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billallbritten

YS90DX/PT-0xx users, how wide is wide enough for

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the velcro over the diffuser?

 

I've been blowing up and going over my Bonaire pics - a lot more have backscatter in them than I think should be there. Granted, the film folks were reporting serious problems too but I'm wondering if the clear casing isn't letting enough light to exit along the lens plane to illuminate this crap and reflect back to the sensor?

 

My piece is the 2" more or less wide piece shaped like the one that Laz diagrams in his PT-015 review. It fully covers the diffuser as well as the areas immediately above and below the diffuser.

 

I worked with the camera last night, dark room, white wall in front of camera as well as a floor length mirror I moved in front from time to time.

 

It really looked like, with the velcro in place and the fiber plugged in (but not using the YS90), that a lot of light was hitting that wall and flashing in the mirror. I also fired the flash through a rectangular cut out (about 1" larger on each side than the diffuser dimension) in some poster board and seemed to be getting a lot of light in front of the camera.

 

In Bonaire, I did make sure the single YS90 was as far away from the lens and pointing inwards towards the subject as the 12" Infinity arm would allow.

 

Just wondering, not sure what else I could do if this is a problem.

 

BTW, how low can you folks set your internal flash and still trip the YS90 as a slave? A post somewhere, if I recall, mentioned 5 or so being about as low; I seemed to have good success at lower levels.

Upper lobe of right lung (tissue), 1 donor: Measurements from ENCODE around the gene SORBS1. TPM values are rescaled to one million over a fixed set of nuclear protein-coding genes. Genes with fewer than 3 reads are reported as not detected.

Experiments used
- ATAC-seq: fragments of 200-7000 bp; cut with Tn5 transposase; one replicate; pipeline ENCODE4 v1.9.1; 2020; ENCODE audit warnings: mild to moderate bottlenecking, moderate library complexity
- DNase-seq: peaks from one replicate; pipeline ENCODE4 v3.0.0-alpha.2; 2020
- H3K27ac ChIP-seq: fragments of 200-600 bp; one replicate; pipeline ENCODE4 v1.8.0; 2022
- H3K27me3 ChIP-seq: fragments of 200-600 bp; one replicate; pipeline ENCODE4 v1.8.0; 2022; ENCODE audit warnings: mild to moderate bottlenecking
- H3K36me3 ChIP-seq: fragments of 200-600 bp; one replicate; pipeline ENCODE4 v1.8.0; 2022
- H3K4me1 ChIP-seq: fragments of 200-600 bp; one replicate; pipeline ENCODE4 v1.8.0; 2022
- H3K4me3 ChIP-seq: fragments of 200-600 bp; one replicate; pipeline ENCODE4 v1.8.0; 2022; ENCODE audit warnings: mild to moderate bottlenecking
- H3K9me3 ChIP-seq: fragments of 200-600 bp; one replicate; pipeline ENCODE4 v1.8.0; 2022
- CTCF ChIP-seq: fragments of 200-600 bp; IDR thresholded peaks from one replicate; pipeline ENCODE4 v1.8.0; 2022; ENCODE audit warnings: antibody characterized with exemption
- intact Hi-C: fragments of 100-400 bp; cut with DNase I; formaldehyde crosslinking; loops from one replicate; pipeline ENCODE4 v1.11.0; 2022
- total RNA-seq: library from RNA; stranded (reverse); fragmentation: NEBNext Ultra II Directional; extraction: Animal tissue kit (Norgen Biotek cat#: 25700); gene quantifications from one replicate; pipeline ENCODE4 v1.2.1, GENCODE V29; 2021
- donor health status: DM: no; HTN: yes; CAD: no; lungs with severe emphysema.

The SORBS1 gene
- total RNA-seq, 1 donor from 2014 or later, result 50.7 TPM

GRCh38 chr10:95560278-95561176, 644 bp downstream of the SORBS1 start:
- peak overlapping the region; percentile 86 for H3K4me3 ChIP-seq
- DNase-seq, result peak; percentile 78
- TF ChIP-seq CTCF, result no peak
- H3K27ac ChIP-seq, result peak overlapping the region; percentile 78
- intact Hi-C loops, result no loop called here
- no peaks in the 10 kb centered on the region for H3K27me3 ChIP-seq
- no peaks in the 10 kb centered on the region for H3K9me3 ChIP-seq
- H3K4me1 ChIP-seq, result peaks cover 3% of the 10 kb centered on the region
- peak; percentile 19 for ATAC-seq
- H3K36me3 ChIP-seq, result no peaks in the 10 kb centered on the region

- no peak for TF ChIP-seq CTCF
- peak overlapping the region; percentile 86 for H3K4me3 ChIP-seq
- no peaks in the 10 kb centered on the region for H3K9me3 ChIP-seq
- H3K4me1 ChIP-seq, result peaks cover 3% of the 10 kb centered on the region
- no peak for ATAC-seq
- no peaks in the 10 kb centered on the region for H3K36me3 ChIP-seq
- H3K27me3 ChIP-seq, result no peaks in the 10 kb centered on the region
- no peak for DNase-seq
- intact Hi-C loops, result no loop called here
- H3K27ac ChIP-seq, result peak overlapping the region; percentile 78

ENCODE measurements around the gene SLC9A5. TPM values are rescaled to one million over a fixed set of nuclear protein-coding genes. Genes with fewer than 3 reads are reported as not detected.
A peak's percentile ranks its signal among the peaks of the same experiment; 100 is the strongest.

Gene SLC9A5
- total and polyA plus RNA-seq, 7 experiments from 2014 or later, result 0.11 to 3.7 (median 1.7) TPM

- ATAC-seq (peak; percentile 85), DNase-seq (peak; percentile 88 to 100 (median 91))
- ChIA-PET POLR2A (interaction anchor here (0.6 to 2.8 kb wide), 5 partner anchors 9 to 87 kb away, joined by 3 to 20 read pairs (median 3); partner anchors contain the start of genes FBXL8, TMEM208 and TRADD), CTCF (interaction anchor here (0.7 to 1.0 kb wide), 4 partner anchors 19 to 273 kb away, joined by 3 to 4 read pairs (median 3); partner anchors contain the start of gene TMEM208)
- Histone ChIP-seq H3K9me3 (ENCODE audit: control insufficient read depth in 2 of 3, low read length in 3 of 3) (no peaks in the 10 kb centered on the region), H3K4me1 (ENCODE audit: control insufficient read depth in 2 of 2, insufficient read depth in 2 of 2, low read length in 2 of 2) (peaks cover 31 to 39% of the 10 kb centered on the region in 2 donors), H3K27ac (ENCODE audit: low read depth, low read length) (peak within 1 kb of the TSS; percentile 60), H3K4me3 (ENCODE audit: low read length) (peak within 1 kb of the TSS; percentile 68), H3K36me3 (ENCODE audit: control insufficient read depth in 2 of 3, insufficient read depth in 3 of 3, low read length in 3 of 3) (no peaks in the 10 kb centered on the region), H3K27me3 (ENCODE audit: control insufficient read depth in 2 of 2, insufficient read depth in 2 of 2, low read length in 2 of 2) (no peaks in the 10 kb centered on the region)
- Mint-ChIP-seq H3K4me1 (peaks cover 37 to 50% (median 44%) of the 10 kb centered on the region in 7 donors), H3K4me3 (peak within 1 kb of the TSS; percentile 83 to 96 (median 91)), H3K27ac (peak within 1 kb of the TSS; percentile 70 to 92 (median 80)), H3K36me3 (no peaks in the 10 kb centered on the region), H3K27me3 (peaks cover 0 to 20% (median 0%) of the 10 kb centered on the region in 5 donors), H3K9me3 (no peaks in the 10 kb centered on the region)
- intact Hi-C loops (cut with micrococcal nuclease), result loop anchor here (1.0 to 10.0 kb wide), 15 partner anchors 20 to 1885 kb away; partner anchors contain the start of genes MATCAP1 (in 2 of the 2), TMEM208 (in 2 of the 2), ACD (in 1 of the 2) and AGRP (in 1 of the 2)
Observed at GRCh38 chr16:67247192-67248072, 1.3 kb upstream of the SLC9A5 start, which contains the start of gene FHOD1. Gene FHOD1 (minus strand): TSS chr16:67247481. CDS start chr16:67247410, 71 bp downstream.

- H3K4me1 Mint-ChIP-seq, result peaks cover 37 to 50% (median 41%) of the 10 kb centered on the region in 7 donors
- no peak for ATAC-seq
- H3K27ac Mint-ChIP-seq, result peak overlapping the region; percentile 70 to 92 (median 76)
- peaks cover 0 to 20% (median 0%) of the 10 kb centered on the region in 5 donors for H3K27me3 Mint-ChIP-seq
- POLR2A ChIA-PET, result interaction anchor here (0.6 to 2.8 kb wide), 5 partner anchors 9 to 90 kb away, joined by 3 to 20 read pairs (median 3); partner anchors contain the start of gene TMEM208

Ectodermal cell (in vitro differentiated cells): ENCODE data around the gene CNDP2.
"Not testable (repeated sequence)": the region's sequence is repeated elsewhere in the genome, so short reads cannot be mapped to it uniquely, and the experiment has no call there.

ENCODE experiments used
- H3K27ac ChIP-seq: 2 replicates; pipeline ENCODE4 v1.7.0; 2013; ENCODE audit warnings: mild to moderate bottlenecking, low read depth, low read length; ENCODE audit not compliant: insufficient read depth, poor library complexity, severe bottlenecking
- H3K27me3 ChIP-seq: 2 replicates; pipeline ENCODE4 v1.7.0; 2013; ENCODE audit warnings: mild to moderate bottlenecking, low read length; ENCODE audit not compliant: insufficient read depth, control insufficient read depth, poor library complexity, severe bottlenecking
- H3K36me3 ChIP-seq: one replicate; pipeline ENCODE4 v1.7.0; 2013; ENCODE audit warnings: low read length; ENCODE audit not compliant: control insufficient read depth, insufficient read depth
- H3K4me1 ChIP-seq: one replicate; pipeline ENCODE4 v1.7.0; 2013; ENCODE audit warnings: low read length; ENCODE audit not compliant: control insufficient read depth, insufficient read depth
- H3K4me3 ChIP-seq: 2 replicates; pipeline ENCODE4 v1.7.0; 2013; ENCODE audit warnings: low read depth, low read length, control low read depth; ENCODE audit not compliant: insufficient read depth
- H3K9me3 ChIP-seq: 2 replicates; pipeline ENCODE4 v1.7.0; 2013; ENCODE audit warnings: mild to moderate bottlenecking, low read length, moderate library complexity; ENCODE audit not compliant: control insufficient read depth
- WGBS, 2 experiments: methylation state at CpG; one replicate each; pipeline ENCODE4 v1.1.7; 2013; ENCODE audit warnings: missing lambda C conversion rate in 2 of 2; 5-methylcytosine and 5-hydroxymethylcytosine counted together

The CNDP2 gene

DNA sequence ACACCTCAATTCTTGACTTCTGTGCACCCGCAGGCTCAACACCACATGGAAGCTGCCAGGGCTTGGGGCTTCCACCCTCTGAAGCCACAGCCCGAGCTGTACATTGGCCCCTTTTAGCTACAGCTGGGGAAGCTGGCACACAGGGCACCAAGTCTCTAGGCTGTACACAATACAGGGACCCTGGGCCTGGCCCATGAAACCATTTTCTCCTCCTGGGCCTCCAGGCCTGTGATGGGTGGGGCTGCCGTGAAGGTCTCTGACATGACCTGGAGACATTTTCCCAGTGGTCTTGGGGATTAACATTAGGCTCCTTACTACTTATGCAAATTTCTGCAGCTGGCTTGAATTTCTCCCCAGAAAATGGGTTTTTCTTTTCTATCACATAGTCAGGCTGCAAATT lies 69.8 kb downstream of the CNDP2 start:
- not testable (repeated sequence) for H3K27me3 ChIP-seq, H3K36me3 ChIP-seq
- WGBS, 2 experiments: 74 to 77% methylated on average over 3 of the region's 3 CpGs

Any suggestions would be appreciated. I'll cross post to digital diver and wet pixel and share anything different that comes out of those forums.

 

Thanks, Bill

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That's about where I'm at, black electrical tape around the inside of the case along the perimeter of the diffuser, or I may just stick the left over velcro in that area inside.

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I gave a tip some time ago about setting up the internal flash as a IR slave. A few users here tried it out but sometimes the distance from the internal flash to the slave strobe was too far and the internal flash wouldn't trigger the slave. Well that is not going to be a problem for you since you are using the fiber cable. This will solve any light leak you are having. Now let me go find the old post....... Here it is. This is a link to the original thread but I will repost some of it in this thread "Slave Flash Trick"

 

You take a piece of unexposed but developed slide film, cut out a piece a little bigger than the cameras flash and tape it over the cameras flash with the emulsion side out. To find the emulsion take a razor blade and scrape both sides. The side with the emulsion will scrape off easily. You want the emulsion side out because your cameras flash generates heat and the emulsion will eventually stain your flash window. It will not do this if the base side (non emulsion side) is facing the flash. Use black electrical tape or any other black tape that can take a little heat to tape the piece of film over the cameras flash. Set your camera to force flash, turn on your strobes to slave setting, take a picture and poof all your strobes fire. Some visible light will show through the film that covers your cameras flash but not enough to worry about. Also you can set your cameras internal flash to its minimum setting to conserve battery power and generate less internal heat. This all works by passing IR infrared light through the piece of slide film but very little visible light. If you don't shoot any film cameras go to a good photolab and ask for a tail end of a DEVELOPED piece of slide film. Hope this helps.

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The range is ok? I would be worried that near infrared would get stripped out by only a few feet of water...?

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In Bills case that would not happen as he is using the fiber optic setup.

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